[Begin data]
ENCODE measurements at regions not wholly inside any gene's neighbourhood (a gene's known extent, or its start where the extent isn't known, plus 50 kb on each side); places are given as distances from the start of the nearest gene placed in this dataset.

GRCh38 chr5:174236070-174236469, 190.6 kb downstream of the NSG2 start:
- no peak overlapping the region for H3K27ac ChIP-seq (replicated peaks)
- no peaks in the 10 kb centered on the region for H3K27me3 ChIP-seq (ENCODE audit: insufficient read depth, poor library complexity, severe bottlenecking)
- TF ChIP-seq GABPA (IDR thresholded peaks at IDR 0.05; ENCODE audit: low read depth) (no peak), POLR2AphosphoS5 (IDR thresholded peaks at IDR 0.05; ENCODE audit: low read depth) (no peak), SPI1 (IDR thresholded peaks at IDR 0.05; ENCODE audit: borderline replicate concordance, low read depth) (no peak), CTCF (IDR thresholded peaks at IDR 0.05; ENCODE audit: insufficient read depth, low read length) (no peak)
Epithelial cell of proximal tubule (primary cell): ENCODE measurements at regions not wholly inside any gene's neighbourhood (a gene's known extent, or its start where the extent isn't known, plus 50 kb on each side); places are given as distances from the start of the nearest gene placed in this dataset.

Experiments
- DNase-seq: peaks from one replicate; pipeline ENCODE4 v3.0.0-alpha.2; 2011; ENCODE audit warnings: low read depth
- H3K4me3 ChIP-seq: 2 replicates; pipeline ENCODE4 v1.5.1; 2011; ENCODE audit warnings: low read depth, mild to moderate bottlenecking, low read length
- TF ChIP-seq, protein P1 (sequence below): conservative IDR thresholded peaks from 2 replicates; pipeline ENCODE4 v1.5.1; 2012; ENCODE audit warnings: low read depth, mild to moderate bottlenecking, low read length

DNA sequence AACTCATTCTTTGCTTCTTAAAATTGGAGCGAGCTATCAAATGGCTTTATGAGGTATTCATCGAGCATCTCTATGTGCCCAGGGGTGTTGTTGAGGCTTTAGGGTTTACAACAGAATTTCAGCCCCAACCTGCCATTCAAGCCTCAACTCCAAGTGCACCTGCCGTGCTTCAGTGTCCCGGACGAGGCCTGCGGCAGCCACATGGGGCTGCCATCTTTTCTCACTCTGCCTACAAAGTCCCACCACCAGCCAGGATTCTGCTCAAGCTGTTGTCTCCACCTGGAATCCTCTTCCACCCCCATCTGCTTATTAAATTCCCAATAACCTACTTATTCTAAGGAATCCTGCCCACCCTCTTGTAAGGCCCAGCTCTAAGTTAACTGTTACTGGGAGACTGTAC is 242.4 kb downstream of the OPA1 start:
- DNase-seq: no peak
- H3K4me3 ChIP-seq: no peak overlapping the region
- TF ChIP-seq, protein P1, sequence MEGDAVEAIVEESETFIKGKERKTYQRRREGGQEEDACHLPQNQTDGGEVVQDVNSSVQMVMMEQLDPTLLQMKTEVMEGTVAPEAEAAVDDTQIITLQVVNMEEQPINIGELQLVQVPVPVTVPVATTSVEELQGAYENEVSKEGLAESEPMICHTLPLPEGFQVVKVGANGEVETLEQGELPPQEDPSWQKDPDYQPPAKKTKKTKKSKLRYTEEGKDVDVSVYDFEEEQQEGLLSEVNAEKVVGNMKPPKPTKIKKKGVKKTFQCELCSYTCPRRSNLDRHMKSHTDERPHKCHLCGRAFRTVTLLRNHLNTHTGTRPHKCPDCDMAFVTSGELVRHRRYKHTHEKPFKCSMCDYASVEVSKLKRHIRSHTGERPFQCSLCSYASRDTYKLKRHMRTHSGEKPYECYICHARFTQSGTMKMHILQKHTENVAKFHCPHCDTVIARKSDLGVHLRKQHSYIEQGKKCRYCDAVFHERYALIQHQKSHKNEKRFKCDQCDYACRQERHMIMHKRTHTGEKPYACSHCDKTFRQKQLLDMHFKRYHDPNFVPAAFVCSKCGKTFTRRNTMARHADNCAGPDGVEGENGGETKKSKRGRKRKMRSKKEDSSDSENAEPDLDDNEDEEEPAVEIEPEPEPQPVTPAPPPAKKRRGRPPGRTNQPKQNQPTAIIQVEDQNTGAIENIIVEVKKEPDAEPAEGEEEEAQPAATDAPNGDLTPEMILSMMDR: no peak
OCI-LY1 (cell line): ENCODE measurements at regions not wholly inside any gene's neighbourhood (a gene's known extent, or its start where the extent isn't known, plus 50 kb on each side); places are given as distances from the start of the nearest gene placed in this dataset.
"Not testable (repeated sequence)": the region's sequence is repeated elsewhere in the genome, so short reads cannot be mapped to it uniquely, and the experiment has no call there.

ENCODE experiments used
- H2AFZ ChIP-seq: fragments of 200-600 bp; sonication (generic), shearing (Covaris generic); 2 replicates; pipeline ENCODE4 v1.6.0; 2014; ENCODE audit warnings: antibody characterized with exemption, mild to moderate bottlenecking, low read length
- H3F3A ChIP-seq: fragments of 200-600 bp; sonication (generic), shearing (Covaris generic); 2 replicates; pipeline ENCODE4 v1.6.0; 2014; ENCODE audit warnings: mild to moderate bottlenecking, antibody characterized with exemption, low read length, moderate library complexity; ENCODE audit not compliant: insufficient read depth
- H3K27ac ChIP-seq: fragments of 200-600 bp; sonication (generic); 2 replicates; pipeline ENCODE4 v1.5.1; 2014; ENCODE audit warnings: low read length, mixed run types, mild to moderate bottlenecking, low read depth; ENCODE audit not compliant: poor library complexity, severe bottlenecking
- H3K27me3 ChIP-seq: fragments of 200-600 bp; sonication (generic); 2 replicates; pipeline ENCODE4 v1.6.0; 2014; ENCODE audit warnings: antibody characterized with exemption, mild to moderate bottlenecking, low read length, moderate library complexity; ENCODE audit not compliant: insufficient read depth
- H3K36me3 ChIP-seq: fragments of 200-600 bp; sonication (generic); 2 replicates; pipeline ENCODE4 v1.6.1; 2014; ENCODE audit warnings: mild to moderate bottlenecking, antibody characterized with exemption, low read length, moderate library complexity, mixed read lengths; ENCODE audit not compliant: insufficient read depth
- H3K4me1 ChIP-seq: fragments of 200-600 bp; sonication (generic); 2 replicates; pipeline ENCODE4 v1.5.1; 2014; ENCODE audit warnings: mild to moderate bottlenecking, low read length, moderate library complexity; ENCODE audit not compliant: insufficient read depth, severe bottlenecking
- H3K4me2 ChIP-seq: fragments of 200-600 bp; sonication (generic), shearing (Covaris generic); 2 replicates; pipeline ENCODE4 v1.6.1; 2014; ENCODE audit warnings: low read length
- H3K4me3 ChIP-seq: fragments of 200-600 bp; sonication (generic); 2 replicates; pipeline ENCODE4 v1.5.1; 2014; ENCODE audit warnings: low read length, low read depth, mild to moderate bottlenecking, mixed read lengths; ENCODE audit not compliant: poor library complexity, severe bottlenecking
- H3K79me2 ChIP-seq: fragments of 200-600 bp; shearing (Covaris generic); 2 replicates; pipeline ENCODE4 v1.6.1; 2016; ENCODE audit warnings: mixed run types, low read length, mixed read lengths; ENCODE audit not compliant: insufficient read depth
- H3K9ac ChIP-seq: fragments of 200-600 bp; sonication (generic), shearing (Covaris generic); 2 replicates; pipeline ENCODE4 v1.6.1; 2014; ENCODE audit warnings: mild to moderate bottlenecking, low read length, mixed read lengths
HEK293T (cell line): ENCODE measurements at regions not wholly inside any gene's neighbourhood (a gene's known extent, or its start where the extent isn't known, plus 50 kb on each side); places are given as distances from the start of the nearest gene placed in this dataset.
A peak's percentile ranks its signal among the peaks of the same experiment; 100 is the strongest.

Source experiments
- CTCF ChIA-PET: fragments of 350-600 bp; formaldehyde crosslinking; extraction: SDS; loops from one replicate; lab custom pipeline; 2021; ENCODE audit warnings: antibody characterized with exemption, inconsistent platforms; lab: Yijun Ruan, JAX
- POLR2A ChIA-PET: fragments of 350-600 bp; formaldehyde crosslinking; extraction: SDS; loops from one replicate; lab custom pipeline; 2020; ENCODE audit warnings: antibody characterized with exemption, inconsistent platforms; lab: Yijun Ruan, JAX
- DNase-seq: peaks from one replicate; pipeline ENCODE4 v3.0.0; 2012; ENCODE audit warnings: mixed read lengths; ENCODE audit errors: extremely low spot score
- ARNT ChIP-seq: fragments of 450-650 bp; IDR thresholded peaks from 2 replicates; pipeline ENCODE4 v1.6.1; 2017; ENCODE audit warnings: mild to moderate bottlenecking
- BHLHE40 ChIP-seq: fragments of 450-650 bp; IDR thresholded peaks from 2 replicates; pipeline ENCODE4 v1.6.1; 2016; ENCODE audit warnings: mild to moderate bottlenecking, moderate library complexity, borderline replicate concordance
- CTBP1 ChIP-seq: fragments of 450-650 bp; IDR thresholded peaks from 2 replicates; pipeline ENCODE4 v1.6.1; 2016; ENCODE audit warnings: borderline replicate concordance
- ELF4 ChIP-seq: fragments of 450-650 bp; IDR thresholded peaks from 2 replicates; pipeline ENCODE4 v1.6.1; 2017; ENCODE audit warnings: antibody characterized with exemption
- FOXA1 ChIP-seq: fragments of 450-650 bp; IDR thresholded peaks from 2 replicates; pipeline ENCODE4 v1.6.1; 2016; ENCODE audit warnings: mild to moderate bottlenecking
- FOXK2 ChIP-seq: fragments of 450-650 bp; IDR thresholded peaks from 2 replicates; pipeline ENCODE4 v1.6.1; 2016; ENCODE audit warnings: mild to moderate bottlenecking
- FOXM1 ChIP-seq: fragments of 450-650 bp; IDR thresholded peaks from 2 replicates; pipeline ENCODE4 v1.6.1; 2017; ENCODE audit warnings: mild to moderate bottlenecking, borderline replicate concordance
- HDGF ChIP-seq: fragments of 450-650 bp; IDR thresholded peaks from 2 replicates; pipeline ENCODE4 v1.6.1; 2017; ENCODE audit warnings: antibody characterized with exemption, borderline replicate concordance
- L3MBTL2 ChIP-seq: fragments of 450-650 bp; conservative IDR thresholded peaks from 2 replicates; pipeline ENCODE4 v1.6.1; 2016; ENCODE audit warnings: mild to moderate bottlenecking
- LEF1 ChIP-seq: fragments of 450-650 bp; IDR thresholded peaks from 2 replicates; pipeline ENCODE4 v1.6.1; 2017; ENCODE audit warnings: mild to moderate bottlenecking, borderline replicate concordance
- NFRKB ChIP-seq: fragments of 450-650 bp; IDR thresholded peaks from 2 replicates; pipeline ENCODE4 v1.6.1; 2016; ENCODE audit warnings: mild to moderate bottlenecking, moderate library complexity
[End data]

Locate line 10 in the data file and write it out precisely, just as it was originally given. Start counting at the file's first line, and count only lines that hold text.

- TF ChIP-seq, protein P1 (sequence below): conservative IDR thresholded peaks from 2 replicates; pipeline ENCODE4 v1.5.1; 2012; ENCODE audit warnings: low read depth, mild to moderate bottlenecking, low read length